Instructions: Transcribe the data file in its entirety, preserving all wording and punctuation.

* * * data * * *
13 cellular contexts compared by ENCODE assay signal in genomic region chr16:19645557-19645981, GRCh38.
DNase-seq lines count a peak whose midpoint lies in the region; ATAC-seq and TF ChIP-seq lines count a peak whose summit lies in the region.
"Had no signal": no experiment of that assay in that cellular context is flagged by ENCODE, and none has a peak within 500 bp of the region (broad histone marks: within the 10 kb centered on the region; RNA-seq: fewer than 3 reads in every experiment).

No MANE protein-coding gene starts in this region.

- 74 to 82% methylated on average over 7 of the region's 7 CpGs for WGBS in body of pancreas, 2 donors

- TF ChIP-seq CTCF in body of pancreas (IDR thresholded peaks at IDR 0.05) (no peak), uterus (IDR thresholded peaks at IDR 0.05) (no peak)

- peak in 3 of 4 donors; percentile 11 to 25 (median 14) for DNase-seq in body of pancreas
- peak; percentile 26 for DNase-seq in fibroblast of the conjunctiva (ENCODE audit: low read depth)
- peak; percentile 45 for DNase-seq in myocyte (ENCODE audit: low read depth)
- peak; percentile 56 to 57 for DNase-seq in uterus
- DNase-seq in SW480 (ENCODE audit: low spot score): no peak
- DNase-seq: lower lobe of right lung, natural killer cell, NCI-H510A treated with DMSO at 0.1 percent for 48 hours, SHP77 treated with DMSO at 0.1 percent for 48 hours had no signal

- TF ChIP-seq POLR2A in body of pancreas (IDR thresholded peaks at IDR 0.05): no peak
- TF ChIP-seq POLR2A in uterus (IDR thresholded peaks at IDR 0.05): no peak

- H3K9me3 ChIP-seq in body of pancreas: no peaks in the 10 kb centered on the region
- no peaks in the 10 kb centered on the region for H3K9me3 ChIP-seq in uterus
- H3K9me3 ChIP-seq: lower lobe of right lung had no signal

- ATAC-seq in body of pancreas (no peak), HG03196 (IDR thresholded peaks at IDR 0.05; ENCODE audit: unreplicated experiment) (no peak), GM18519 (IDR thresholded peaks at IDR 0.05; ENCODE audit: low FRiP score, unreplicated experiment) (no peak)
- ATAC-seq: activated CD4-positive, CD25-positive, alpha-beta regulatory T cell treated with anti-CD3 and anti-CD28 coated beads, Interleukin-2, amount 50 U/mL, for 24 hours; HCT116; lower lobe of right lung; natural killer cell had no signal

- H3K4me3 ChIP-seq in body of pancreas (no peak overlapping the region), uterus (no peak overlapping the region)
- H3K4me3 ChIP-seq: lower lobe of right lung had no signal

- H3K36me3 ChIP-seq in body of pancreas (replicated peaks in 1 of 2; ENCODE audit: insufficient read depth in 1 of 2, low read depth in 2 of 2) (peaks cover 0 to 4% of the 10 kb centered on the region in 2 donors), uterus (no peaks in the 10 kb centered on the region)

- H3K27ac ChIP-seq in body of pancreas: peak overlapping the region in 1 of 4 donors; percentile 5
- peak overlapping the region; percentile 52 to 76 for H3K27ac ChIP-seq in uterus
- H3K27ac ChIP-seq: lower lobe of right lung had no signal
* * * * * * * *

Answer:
13 cellular contexts compared by ENCODE assay signal in genomic region chr16:19645557-19645981, GRCh38.
DNase-seq lines count a peak whose midpoint lies in the region; ATAC-seq and TF ChIP-seq lines count a peak whose summit lies in the region.
"Had no signal": no experiment of that assay in that cellular context is flagged by ENCODE, and none has a peak within 500 bp of the region (broad histone marks: within the 10 kb centered on the region; RNA-seq: fewer than 3 reads in every experiment).

No MANE protein-coding gene starts in this region.

- 74 to 82% methylated on average over 7 of the region's 7 CpGs for WGBS in body of pancreas, 2 donors

- TF ChIP-seq CTCF in body of pancreas (IDR thresholded peaks at IDR 0.05) (no peak), uterus (IDR thresholded peaks at IDR 0.05) (no peak)

- peak in 3 of 4 donors; percentile 11 to 25 (median 14) for DNase-seq in body of pancreas
- peak; percentile 26 for DNase-seq in fibroblast of the conjunctiva (ENCODE audit: low read depth)
- peak; percentile 45 for DNase-seq in myocyte (ENCODE audit: low read depth)
- peak; percentile 56 to 57 for DNase-seq in uterus
- DNase-seq in SW480 (ENCODE audit: low spot score): no peak
- DNase-seq: lower lobe of right lung, natural killer cell, NCI-H510A treated with DMSO at 0.1 percent for 48 hours, SHP77 treated with DMSO at 0.1 percent for 48 hours had no signal

- TF ChIP-seq POLR2A in body of pancreas (IDR thresholded peaks at IDR 0.05): no peak
- TF ChIP-seq POLR2A in uterus (IDR thresholded peaks at IDR 0.05): no peak

- H3K9me3 ChIP-seq in body of pancreas: no peaks in the 10 kb centered on the region
- no peaks in the 10 kb centered on the region for H3K9me3 ChIP-seq in uterus
- H3K9me3 ChIP-seq: lower lobe of right lung had no signal

- ATAC-seq in body of pancreas (no peak), HG03196 (IDR thresholded peaks at IDR 0.05; ENCODE audit: unreplicated experiment) (no peak), GM18519 (IDR thresholded peaks at IDR 0.05; ENCODE audit: low FRiP score, unreplicated experiment) (no peak)
- ATAC-seq: activated CD4-positive, CD25-positive, alpha-beta regulatory T cell treated with anti-CD3 and anti-CD28 coated beads, Interleukin-2, amount 50 U/mL, for 24 hours; HCT116; lower lobe of right lung; natural killer cell had no signal

- H3K4me3 ChIP-seq in body of pancreas (no peak overlapping the region), uterus (no peak overlapping the region)
- H3K4me3 ChIP-seq: lower lobe of right lung had no signal

- H3K36me3 ChIP-seq in body of pancreas (replicated peaks in 1 of 2; ENCODE audit: insufficient read depth in 1 of 2, low read depth in 2 of 2) (peaks cover 0 to 4% of the 10 kb centered on the region in 2 donors), uterus (no peaks in the 10 kb centered on the region)

- H3K27ac ChIP-seq in body of pancreas: peak overlapping the region in 1 of 4 donors; percentile 5
- peak overlapping the region; percentile 52 to 76 for H3K27ac ChIP-seq in uterus
- H3K27ac ChIP-seq: lower lobe of right lung had no signal